Since lockdown, librarians have been going digital to reach their patrons and provide as much of a “regular service as they possibly can. It’s a huge challenge considering for most librarians the majority of their role involves face to face interaction. In a bustling school library, it truly does feel like you’ve been cut off from the world that you love. I am fortunate in that I have not been furloughed, therefore I can still go to my library to do work as we are open to students whose parents are key workers and to those who are vulnerable.
For librarians who have found themselves in this bizarre, unsettling situation, there are many things you can do, here are a few that I have found that have worked well with our students.
I currently run a weekly quiz via Quizizz, this does not require students to log in or create an account. You don’t actually see your students (our school has a no video interaction policy) but you do see who is in the lead and I shout encouraging things over Twitter. The quiz is made up of 50 middle grade and young adult book questions. It’s a challenge to make it every week but it’s a lot of fun. I make a logo for it using Canva and promote it over social media and email, lots of parents and students take the quiz together.
Every week I send out a newsletter to parents and carers. My goal is to provide a one-page list of activities and information. I felt that social media was bombarding us with free resources and I simply couldn’t keep up. I thought parents would enjoy a short, one page newsletter with a few literary based things they could do each week.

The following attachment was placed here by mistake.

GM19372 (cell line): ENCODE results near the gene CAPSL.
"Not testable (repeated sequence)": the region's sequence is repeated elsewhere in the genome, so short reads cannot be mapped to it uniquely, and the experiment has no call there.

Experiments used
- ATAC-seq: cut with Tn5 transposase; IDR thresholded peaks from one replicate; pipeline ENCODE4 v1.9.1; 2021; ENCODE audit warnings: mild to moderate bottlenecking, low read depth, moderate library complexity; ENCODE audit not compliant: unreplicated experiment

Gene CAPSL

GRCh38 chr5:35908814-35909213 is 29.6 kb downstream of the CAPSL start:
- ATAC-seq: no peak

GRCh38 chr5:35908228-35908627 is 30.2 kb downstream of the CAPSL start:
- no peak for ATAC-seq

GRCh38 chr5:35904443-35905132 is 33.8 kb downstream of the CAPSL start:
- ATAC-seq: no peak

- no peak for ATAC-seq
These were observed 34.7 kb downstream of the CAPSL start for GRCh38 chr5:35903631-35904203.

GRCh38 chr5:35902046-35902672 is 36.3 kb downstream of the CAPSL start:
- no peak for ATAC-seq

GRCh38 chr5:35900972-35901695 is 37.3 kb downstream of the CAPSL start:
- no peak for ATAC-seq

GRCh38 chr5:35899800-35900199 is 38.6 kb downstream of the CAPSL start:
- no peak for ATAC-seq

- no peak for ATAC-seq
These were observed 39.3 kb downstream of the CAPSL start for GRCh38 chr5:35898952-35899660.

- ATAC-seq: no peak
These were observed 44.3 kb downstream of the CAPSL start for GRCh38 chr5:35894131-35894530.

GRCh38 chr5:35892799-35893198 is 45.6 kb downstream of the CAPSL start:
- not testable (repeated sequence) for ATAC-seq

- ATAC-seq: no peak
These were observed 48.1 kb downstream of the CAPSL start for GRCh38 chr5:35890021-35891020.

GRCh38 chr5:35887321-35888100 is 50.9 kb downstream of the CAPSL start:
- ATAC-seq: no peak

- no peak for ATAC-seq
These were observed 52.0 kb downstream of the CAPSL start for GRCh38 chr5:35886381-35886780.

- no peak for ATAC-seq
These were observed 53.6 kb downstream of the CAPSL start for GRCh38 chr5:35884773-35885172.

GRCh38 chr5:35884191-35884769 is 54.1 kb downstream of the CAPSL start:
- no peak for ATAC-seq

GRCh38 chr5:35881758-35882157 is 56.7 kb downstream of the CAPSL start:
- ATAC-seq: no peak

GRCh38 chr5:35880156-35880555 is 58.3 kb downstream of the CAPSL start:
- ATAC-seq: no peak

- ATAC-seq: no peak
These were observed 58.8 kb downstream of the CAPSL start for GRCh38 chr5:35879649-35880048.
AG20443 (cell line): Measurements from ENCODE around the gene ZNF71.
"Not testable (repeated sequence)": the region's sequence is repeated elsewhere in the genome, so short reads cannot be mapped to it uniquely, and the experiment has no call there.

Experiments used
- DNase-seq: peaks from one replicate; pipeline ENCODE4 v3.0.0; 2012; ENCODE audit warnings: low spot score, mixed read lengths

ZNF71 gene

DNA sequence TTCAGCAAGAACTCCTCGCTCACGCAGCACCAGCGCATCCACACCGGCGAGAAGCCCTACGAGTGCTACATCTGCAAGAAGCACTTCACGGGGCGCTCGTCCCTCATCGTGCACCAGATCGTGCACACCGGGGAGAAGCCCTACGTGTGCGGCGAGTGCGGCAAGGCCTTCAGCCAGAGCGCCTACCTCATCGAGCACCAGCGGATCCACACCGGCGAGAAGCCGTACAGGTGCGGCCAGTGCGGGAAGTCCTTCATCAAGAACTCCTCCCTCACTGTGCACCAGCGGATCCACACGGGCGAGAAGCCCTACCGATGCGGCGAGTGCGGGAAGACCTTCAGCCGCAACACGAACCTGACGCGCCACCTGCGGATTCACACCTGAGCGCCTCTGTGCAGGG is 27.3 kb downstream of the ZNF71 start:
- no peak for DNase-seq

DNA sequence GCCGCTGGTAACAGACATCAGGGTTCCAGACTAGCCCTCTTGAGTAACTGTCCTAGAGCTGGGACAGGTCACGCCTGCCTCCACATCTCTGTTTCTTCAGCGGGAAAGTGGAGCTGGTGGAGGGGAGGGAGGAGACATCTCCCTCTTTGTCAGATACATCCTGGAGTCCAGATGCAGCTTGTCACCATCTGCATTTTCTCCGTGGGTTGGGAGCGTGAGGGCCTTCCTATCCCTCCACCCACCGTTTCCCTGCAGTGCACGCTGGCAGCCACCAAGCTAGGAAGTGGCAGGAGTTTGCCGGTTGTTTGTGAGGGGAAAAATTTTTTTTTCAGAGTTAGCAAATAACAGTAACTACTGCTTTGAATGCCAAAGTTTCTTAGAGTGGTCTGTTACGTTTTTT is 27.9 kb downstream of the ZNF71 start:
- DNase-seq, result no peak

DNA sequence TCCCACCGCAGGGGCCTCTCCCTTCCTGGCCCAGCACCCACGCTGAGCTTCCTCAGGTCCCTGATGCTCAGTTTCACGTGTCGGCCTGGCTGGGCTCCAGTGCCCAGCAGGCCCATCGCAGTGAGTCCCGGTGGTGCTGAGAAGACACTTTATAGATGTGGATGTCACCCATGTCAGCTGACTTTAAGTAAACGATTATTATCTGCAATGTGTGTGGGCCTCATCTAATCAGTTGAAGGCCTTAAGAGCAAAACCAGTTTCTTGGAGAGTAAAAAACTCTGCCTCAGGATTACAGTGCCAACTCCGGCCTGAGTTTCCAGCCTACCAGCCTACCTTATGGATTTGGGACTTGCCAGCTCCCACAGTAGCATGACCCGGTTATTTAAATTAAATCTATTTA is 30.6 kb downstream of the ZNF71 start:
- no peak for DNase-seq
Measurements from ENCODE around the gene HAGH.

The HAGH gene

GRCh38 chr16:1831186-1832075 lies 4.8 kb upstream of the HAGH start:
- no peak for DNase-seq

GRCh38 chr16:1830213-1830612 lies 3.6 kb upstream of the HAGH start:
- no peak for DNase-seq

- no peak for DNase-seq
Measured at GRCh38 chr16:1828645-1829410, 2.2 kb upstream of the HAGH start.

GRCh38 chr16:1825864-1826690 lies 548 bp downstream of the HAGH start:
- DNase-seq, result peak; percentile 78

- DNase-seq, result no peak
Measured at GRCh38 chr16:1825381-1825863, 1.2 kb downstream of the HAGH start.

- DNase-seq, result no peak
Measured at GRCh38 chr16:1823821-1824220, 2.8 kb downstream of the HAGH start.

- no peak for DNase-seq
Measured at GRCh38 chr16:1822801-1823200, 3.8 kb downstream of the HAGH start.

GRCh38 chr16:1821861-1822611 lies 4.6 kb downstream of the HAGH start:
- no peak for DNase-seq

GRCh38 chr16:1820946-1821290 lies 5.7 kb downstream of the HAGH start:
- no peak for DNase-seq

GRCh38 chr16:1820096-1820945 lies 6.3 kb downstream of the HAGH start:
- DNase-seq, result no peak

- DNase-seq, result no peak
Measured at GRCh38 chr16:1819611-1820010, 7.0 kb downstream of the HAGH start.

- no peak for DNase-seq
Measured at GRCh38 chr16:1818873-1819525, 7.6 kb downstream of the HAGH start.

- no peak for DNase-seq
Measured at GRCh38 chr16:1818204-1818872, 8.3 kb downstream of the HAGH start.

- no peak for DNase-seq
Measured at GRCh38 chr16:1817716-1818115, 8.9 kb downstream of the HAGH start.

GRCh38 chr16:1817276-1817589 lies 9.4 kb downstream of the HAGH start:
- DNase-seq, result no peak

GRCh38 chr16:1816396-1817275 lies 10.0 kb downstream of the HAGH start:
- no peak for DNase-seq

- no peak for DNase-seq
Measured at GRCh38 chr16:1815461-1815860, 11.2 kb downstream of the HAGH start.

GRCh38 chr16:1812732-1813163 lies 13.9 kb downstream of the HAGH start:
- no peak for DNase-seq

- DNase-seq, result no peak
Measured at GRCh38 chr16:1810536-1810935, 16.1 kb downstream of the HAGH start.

Every day, Monday to Friday, I submit a one minute book review on the Library’s Instagram account. I tag these with the #OneMinuteBookReview hashtag. I have found it to be an effective way to reach out to parents, students and other librarians and to promote books that have flown under the radar. I have also done themed reviews where I’ve done all graphic novels for a week, books that focus on mental health and so on. It’s a fun, easy way to connect and to spread the word about great books.
We have a popular podcast at Glenthorne High School where students interview authors when they come to the library. I have continued this at home using Skype audio. Students call in with an author, we create a group and then spend the next thirty minutes talking, asking questions and discussing our favourite books. It’s been a really fun way to not only connect with new authors but to keep students engaged with the books that they love. A podcast can be done easily and on the cheap, Skype is free, I record on a program called Audacity which is also free. Microphones can be purchased relatively cheaply these days and many laptops have ones built in that do the job. I highly recommend using podcasts to get your students’ creative minds running!